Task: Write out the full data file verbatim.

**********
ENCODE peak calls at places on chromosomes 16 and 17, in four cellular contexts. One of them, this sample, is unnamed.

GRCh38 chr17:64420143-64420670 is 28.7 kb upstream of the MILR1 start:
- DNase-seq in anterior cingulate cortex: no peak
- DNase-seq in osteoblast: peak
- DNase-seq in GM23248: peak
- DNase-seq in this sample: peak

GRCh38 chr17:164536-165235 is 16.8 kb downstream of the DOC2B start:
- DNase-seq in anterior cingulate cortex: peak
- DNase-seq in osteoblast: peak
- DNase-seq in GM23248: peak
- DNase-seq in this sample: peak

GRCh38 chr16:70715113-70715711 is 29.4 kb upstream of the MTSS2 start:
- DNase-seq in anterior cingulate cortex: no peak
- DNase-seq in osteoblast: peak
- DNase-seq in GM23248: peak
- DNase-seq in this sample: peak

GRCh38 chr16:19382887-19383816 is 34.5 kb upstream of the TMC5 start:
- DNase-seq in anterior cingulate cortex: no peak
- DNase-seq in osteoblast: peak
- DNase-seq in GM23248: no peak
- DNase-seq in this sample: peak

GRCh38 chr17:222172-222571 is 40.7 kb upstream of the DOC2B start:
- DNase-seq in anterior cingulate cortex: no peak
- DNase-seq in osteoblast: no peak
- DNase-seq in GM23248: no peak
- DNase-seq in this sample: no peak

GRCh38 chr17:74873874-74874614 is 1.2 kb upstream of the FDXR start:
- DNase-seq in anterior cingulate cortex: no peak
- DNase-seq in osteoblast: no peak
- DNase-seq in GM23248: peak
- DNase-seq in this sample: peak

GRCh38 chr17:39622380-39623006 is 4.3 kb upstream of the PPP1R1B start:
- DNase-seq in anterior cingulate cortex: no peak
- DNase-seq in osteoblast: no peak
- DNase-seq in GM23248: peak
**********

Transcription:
ENCODE peak calls at places on chromosomes 16 and 17, in four cellular contexts. One of them, this sample, is unnamed.

GRCh38 chr17:64420143-64420670 is 28.7 kb upstream of the MILR1 start:
- DNase-seq in anterior cingulate cortex: no peak
- DNase-seq in osteoblast: peak
- DNase-seq in GM23248: peak
- DNase-seq in this sample: peak

GRCh38 chr17:164536-165235 is 16.8 kb downstream of the DOC2B start:
- DNase-seq in anterior cingulate cortex: peak
- DNase-seq in osteoblast: peak
- DNase-seq in GM23248: peak
- DNase-seq in this sample: peak

GRCh38 chr16:70715113-70715711 is 29.4 kb upstream of the MTSS2 start:
- DNase-seq in anterior cingulate cortex: no peak
- DNase-seq in osteoblast: peak
- DNase-seq in GM23248: peak
- DNase-seq in this sample: peak

GRCh38 chr16:19382887-19383816 is 34.5 kb upstream of the TMC5 start:
- DNase-seq in anterior cingulate cortex: no peak
- DNase-seq in osteoblast: peak
- DNase-seq in GM23248: no peak
- DNase-seq in this sample: peak

GRCh38 chr17:222172-222571 is 40.7 kb upstream of the DOC2B start:
- DNase-seq in anterior cingulate cortex: no peak
- DNase-seq in osteoblast: no peak
- DNase-seq in GM23248: no peak
- DNase-seq in this sample: no peak

GRCh38 chr17:74873874-74874614 is 1.2 kb upstream of the FDXR start:
- DNase-seq in anterior cingulate cortex: no peak
- DNase-seq in osteoblast: no peak
- DNase-seq in GM23248: peak
- DNase-seq in this sample: peak

GRCh38 chr17:39622380-39623006 is 4.3 kb upstream of the PPP1R1B start:
- DNase-seq in anterior cingulate cortex: no peak
- DNase-seq in osteoblast: no peak
- DNase-seq in GM23248: peak